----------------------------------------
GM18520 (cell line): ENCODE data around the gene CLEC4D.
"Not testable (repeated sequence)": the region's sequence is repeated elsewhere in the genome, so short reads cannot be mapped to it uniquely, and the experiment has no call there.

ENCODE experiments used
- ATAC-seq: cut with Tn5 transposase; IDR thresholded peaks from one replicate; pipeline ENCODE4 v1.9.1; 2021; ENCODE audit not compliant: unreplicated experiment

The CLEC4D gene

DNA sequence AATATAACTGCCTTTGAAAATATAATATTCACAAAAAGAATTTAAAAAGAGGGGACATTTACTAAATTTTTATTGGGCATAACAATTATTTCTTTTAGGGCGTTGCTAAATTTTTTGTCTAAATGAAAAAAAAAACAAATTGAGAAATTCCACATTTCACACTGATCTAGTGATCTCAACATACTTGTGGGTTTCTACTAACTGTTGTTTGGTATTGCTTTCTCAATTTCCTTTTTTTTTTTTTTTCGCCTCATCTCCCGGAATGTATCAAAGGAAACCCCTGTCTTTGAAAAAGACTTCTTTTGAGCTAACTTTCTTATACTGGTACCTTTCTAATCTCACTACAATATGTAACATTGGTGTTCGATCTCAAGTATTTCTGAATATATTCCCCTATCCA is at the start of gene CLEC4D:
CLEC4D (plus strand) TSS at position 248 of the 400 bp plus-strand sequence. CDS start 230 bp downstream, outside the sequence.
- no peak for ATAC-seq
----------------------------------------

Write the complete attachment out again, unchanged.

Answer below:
GM18520 (cell line): ENCODE data around the gene CLEC4D.
"Not testable (repeated sequence)": the region's sequence is repeated elsewhere in the genome, so short reads cannot be mapped to it uniquely, and the experiment has no call there.

ENCODE experiments used
- ATAC-seq: cut with Tn5 transposase; IDR thresholded peaks from one replicate; pipeline ENCODE4 v1.9.1; 2021; ENCODE audit not compliant: unreplicated experiment

The CLEC4D gene

DNA sequence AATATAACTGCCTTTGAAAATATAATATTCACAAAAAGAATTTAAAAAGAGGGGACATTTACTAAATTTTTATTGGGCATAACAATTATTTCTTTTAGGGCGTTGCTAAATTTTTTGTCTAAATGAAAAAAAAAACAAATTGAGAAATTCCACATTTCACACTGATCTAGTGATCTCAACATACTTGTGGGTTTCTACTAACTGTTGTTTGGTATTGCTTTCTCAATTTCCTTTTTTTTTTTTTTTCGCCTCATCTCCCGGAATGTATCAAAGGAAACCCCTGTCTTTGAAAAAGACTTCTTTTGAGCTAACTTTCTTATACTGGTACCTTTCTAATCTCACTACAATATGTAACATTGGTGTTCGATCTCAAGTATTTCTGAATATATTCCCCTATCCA is at the start of gene CLEC4D:
CLEC4D (plus strand) TSS at position 248 of the 400 bp plus-strand sequence. CDS start 230 bp downstream, outside the sequence.
- no peak for ATAC-seq